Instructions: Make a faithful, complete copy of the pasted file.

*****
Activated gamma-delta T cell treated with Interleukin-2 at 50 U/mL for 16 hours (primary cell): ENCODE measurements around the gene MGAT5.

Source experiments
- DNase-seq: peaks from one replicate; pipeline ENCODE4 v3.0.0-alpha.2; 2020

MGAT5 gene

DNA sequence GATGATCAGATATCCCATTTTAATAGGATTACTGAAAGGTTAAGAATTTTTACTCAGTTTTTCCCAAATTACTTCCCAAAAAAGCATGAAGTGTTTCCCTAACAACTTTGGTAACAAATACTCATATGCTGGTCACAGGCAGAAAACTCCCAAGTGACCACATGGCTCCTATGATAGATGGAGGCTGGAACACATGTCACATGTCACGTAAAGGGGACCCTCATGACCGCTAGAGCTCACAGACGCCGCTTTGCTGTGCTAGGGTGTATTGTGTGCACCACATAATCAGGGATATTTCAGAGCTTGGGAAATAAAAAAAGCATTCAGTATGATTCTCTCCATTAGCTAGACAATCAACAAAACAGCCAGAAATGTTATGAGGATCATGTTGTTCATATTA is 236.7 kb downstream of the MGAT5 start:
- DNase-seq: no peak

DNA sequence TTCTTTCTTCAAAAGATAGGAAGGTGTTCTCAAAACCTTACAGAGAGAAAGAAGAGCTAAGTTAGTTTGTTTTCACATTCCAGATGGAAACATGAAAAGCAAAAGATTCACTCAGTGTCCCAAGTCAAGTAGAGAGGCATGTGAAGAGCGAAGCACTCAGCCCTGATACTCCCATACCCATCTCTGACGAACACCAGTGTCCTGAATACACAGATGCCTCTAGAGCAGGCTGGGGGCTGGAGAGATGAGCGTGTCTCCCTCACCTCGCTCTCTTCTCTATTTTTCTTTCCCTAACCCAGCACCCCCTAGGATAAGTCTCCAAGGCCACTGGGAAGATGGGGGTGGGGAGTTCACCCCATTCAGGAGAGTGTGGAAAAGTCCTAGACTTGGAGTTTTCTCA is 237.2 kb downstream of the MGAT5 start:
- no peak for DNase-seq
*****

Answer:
Activated gamma-delta T cell treated with Interleukin-2 at 50 U/mL for 16 hours (primary cell): ENCODE measurements around the gene MGAT5.

Source experiments
- DNase-seq: peaks from one replicate; pipeline ENCODE4 v3.0.0-alpha.2; 2020

MGAT5 gene

DNA sequence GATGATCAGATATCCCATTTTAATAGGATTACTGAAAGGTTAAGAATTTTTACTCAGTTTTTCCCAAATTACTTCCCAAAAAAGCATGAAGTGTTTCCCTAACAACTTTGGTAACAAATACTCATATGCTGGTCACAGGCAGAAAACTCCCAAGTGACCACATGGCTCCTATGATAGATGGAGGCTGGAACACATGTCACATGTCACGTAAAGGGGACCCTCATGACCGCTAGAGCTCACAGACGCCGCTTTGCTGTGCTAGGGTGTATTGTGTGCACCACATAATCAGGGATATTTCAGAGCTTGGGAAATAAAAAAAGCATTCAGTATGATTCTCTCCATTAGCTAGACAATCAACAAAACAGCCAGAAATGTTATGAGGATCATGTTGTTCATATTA is 236.7 kb downstream of the MGAT5 start:
- DNase-seq: no peak

DNA sequence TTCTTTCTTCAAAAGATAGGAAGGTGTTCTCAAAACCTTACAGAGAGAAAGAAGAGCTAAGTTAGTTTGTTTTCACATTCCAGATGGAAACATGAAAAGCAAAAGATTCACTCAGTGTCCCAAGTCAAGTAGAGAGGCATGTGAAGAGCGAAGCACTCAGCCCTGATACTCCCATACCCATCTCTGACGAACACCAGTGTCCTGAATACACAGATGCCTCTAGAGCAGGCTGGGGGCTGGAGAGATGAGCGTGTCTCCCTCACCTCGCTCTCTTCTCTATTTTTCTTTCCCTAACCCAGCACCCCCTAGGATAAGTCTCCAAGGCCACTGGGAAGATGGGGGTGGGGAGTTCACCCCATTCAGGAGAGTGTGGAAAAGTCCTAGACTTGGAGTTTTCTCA is 237.2 kb downstream of the MGAT5 start:
- no peak for DNase-seq